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Chief of Staff Dan Halutz
Photo: Yaron Brener
Photo: Reuters
IDF troops entering Lebanon in Summer of 2006
Photo: Reuters
Ynet presents: Halutz's full letter of resignation
Ynet presents Dan Halutz's full letter of resignation as it was presented to Prime Minister Ehud Olmert
Dear Sir,

 

I have recently fulfilled 40 years of service in the IDF. During this long period, I have had the privilege of serving this country, my country, my homeland. In my eyes, this is the loftiest mission – to defend the peace and security of the State of Israel.

 

I fought with my brothers in arms in the ranks of the IDF in all the arenas. Every time I was called up for an assignment, I fulfilled it with a sense of mission. I acted out of considerations in accordance with morality, loyalty, integrity, authenticity, and affection.

 

During my long stay with the IDF, I had the privilege to command excellent people, and I saw the IDF advance and develop, because of these same people, capabilities and achievements that have placed it among the leading armies of the world.

 

For me, the word 'responsibility' has a weighty meaning: It is the essence of everything, from A to B. From confidence to investigation. My conception of responsibility is what led me to remain in my post until now, and to lay this letter on the desk today.

 

The day I won the confidence of the government headed by Mr. Ariel Sharon upon receiving the post of chief of staff on June 1, 2005, I took upon myself a great responsibility.

 

The essence of this responsibility was expressed in the fighting in Lebanon in the summer of 2006 and after it. When the battle was over, I decided to exercise my responsibilities to the fullest according to the best of the traditions from home and my army service. Accordingly, I ordered a full investigation of the fighting in a manner that is unmatched in the history of the IDF: a profound, deep, and detailed investigation, that didn't pass over me.

 

Today, after the investigative process has been completed in the IDF, and after a draft has been set for applying the lessons of the investigation in the framework of the IDF's 2007 working plan, I feel a sense of pride for having completed what I set as a goal for myself at the end of the war in Lebanon, and I exhausted my responsibility. After these deep processes, I trust that the IDF will be prepared for the challenges that lay ahead.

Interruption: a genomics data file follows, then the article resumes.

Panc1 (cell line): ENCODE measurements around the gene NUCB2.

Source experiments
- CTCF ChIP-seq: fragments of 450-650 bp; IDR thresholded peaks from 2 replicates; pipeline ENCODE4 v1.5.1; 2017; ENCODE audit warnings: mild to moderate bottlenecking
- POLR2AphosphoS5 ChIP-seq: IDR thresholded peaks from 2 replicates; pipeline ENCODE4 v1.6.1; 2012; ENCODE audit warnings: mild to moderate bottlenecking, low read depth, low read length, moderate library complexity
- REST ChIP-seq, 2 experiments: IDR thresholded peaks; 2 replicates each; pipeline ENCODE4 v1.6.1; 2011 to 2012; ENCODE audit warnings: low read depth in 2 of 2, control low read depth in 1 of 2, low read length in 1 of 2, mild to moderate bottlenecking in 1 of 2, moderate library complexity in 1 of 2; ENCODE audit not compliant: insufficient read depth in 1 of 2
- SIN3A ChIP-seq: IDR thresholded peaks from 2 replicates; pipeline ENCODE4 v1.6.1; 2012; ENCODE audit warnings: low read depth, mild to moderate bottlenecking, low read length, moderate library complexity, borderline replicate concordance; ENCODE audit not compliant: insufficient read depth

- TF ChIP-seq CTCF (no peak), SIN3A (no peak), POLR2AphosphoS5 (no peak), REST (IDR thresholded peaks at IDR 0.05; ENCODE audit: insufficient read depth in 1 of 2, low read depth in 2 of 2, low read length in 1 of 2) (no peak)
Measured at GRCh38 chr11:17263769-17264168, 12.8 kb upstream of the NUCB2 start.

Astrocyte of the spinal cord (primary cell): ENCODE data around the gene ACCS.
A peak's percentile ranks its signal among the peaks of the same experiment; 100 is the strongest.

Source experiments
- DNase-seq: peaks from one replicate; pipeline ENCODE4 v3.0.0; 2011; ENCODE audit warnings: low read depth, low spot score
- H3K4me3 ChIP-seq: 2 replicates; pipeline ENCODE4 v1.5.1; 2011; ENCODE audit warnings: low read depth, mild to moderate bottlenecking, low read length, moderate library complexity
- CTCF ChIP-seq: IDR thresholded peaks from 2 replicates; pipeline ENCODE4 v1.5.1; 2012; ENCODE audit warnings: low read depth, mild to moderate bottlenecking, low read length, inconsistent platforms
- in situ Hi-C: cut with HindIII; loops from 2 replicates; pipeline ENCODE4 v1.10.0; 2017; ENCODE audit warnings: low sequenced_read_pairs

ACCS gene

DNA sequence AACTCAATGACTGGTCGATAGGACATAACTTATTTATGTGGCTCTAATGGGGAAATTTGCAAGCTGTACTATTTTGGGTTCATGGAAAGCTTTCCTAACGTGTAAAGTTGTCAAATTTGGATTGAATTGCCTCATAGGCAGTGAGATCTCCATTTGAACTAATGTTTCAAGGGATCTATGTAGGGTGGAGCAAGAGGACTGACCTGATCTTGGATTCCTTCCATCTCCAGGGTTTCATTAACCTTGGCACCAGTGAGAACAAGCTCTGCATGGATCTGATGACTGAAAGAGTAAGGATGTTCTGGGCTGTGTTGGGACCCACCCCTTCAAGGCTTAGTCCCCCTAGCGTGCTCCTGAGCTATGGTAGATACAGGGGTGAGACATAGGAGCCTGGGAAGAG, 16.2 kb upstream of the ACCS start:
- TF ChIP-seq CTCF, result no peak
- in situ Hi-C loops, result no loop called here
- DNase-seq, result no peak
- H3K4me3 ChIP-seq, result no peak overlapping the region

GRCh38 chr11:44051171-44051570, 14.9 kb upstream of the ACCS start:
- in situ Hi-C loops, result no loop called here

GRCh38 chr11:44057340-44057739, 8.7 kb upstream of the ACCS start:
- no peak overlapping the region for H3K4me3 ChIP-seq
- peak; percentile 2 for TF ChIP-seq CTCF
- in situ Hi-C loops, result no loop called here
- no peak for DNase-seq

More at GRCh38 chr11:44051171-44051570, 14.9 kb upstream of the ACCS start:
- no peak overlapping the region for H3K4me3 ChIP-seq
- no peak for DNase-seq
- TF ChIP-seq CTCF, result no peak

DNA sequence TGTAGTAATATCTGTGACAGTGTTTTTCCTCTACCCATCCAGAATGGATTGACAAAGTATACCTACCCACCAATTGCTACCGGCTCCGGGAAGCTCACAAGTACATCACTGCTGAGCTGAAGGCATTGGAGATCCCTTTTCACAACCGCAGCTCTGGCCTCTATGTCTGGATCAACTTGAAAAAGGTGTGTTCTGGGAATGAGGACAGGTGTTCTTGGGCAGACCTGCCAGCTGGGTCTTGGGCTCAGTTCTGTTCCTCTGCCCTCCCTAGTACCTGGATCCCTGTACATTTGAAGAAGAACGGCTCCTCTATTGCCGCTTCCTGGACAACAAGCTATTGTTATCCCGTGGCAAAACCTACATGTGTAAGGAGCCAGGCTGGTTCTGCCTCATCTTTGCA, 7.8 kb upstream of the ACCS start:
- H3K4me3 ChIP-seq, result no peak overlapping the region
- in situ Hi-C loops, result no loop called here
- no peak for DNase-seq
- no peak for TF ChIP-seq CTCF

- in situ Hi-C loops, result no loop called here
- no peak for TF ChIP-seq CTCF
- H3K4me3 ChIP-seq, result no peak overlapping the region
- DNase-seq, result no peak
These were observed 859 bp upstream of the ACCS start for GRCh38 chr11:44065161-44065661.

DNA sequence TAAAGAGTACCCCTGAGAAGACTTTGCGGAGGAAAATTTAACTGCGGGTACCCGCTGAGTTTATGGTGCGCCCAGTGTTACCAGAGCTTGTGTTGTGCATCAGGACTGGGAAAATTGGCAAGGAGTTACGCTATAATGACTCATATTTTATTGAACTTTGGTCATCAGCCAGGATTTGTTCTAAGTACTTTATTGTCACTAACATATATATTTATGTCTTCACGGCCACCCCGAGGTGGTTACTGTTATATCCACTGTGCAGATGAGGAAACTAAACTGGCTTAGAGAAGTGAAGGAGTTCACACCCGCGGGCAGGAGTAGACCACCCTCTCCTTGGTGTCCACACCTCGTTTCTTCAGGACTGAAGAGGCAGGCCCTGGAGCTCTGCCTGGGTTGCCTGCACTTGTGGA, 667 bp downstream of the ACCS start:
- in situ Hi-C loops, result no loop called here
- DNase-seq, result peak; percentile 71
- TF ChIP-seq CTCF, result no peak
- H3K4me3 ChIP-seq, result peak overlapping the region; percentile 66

The investigations made me see what needed to be done in order to correct what needed correcting and to maintain and improve the areas in which we succeeded. One of the central things were learned from the investigations is that the IDF system is deeply affected by long-term processes. Often, this influence is not detected, and we are not aware of the extent of its consequences. These processes have implications for the Israeli society, in general, and overall military capabilities, in particular.

 

The State of Israel has, unfortunately, been sentenced to continue fighting for its existence. The capability to ensure our success in this continuing battle starts and ends with our power. This power, at its foundation, is built on values, on quality education, on a strong economy, and, above all, a strong IDF.

 

The IDF's power is built first and foremost on the quality of its members, and only afterwards on the resources allotted it to fulfill its missions. We must remember that the IDF's achievements in the war in Lebanon, and in other arenas, was achieved by a large group of fighters and commanders in compulsory service and reserve service who are prepared to be called to the flag at any moment. The IDF's resilience stems from the public support it enjoys. Unfortunately, this last area of support has eroded in recent years.

 

I believe, Mr. Prime Minister, that we must protect at any cost the respect and heritage of the IDF, and to leave it outside the political battles.

 

It is human nature not to want to serve in a system that isn't valued and which isn't protected by its dispatchers. We must ensure that we don't arrive at a situation in which quality people hesitate to tie their fate and future to the IDF. Nothing will help us then, not the good education, and not the strong economy. There is danger that the threats on the State of Israel will become more tangible.

 

The IDF is a very moral army, such as there is none other like it. Its heritage is replete with pages of bravery stained with the blood of the sons and daughters of the country who have fallen along the way. Their memories will accompany us always.

 

I hope that we will be able to return the kidnapped, captive, and missing soldiers quickly to the country for which we are fighting. The meetings with the bereaved families will be in my heart forever. Even during these difficult and complex times for them, they continue to support and encourage the IDF and its commanders.

 

I am forever ingratiated to the defense minister under whom I served, and thank the IDF General Staff who were full partners in thought and in practice. I give special thanks to the commanders and soldiers of the IDF compulsory and reserve service, and to all the employees of the IDF who carry the daily burdens.

 

You, sir, I wish to thank for your support and backup, and to wish you success in handling the complex challenges facing the nation, and you as prime minister.

 

In order to guide and to lead, we must take responsibility. As such, after I have finished my task for this era, here I announce to you that I intend to immediate terminate my post as chief of staff.

 

I salute the IDF and its fighters.

 

And stand at your service always,

 

In blessing,

 

Danny Halutz, Lieutenant General, Chief of Staff

 

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